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Tooth Coloured Fillings Procedure
Tooth Extraction Procedure
Wisdom Tooth Removal Procedure
Zirconia Crowns Procedure
Aesthetic Dentistry Treatment
Oral Lesions Screening
Management of Oral Prophylaxis
Acrylic Partial Denture Procedure
Aesthetic Crown And Bridges Procedure
Bps Dentures Procedure
Cast Partial Denture Procedure
Ceramic Crowns Procedure
Ceramic Crowns And Bridges Procedure
Ceramic Veneers Procedure
Clear Aligners Procedure
Composite Bondings Procedure
Conservative Dentistry Treatment
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During the past 10 years, much research has been undertaken on the link between diabetes and periodontal disease. Periodontal disease is the sixth leading complication of diabetes. If you have been diagnosed with diabetes, you are 3 to 4 times more likely to develop periodontal disease, with a higher rate of more severe levels of bone loss and gum infection.1
What Is Diabetes? Diabetes is a serious disease in which the body does not produce or properly use insulin, a hormone needed to convert sugar, starches, and other foods into energy. Normally, insulin helps get sugar from the blood to the body's cells, where it is used for energy. When you have diabetes, your body has trouble making and/or using insulin, so your body does not get the fuel it needs and your blood sugar stays too high. High blood sugar sets off processes that can lead to complications, such as heart, kidney, and eye disease, or other serious problems.2,3
If you have been diagnosed with diabetes, you are 3 to 4 times more likely to develop periodontal disease.
Are There Different Types of Diabetes? It is estimated that more than 20 million adults and children in the United States have some form of diabetes?14 million having been diagnosed with the disease and 6 million being unaware they have it. There are different types of the disease: type 1, type 2, and gestational diabetes, as well as prediabetes. Most Americans (around 90%) who are diagnosed with diabetes have type 2 diabetes.2,3
What Is Periodontal Disease? Periodontal disease, or gum disease, is a bacterial infection of the gums, ligaments, and bone that support your teeth and hold them in the jaw. If left untreated, you may experience tooth loss. The main cause of periodontal disease is bacterial plaque, a sticky, colorless microbial film that constantly forms on your teeth. Toxins (or poisons) produced by the bacteria in plaque irritate the gums, causing infection.4
Diabetes Control and Periodontal Treatment
Periodontal disease may make it more difficult for you to control your blood sugar. Your body's reaction to periodontal disease can increase your blood sugar level. Consequently, it is important for patients with diabetes to treat and eliminate periodontal infection for optimal diabetes control. Periodontal treatment combined with antibiotics has been shown to improve blood sugar levels in patients with diabetes, suggesting that treating periodontal disease could decrease insulin requirements.1
What Are the Warning Signs?
Constant hunger or thirstFrequent urinationBlurred visionConstant fatigueWeight loss without tryingPoor wound healing (cuts or bruises that are slow to heal)Dry mouthItchy, dry skinTingling or numbness in the hands or feetMost people with diabetes do not notice any warning signs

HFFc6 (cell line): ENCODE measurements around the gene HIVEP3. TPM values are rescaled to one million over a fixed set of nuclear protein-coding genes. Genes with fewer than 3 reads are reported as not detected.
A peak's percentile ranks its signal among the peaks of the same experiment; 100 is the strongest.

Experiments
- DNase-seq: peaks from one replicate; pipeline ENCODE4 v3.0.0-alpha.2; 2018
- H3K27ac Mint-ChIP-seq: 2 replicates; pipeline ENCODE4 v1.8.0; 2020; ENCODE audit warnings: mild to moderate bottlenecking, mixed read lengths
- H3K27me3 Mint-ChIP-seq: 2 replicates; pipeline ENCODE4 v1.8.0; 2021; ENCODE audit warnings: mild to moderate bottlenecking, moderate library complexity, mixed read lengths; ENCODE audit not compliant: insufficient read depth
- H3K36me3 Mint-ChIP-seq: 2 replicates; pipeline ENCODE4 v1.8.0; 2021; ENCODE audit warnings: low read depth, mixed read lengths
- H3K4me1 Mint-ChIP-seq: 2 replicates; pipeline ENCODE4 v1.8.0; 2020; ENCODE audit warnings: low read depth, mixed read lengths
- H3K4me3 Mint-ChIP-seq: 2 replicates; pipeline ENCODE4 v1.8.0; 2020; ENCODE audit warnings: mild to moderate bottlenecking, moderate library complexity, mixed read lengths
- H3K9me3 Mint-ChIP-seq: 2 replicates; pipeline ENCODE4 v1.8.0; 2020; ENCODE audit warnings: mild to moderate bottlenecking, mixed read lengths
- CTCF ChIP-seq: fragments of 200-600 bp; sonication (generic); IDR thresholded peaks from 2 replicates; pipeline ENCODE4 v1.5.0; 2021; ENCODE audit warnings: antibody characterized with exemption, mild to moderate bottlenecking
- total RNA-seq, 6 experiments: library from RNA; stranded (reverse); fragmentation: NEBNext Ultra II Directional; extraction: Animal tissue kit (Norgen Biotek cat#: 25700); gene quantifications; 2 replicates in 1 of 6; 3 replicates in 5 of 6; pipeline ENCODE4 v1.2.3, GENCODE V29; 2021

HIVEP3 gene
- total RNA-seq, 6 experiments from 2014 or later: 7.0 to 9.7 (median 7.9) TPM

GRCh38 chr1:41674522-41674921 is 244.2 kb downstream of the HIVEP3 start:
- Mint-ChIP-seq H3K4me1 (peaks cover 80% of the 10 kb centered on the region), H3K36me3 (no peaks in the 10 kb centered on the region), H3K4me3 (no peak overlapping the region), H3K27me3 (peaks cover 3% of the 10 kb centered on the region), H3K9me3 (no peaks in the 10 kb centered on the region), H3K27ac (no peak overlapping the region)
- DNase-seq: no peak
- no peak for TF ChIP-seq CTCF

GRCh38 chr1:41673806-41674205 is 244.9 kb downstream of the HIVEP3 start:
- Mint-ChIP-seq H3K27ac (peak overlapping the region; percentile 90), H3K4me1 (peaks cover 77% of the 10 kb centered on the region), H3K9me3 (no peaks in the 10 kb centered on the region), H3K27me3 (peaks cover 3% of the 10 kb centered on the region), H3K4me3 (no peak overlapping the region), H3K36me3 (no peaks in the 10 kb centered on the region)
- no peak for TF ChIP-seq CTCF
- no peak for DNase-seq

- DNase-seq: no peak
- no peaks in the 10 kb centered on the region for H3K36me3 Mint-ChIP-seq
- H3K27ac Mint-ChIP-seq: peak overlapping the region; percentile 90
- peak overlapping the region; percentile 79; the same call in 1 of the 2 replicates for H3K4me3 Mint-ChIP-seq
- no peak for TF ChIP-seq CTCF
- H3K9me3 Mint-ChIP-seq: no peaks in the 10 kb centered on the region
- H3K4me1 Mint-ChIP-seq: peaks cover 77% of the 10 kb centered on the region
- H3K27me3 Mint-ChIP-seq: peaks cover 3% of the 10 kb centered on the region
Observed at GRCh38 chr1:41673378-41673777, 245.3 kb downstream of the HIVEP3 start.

Red and swollen gums that bleed often during brushing or flossing and are tender to the touchGums that have pulled away from the teeth, exposing the rootsMilky white or yellowish plaque deposits, which are usually heaviest between the teethPus between the teeth and gums accompanied by tenderness or swelling in the gum areaA consistent foul, offensive odor from the mouth
IMPORTANT: Physicians and Dentists Need to Work Together
It is important that your dentist be kept up-to-date on your diabetic condition and treatment and that your physician be kept up-to-date on your oral condition and treatment, so that they can work together to help you control your diabetes and prevent or control periodontal disease.1
Keep your dentist up-to-date on your diabetic condition and your physician up-to-date on your oral condition.
If your diabetic condition is well controlled, periodontal treatment would be the same for you as for a patient without diabetes. In early stages, treatment usually involves removing the plaque and calculus from the pockets around your teeth. If the periodontal disease is more severe or if your diabetes is not well controlled, treatment will be more specialized and tailored toward your specific condition. Your dentist may recommend more frequent oral prophylaxes (dental cleanings) involving scaling and root planing or may recommend periodontal surgery.1
Diabetes and Your Mouth
Periodontal disease is not the only problem that can occur if you have diabetes. Although you might not be able to prevent these problems, you can minimize the trouble they cause you5:
Dry mouth: Xerostomia occurs when your salivary glands don't produce sufficient saliva to keep your mouth moist, causing tissues in your mouth to become inflamed and sore. It can make chewing, tasting, and swallowing more difficult, as well as cause difficulty in eating, making it more difficult to control blood sugar.Fungal infection: Candida albicans is a fungus that normally lives inside the mouth without causing any problems. But when you have diabetes, deficient saliva in your mouth and extra sugar in your saliva allow the fungus to cause an infection called candidiasis (thrush), which appears as sore white or red areas in your mouth.Burning mouth syndrome: If you feel severe burning and pain in your mouth even though you don't see any problems causing it, you may have this syndrome.Oral surgery complications:If you need oral surgery, diabetes? particularly if poorly controlled?can complicate oral surgery. Diabetes retards healing and increases risk of infection. Your blood sugar levels also may be harder to control after oral surgery. Your dentist should work closely with your physician to minimize possible complications. If you need oral surgery, the American Diabetes Association recommends that you: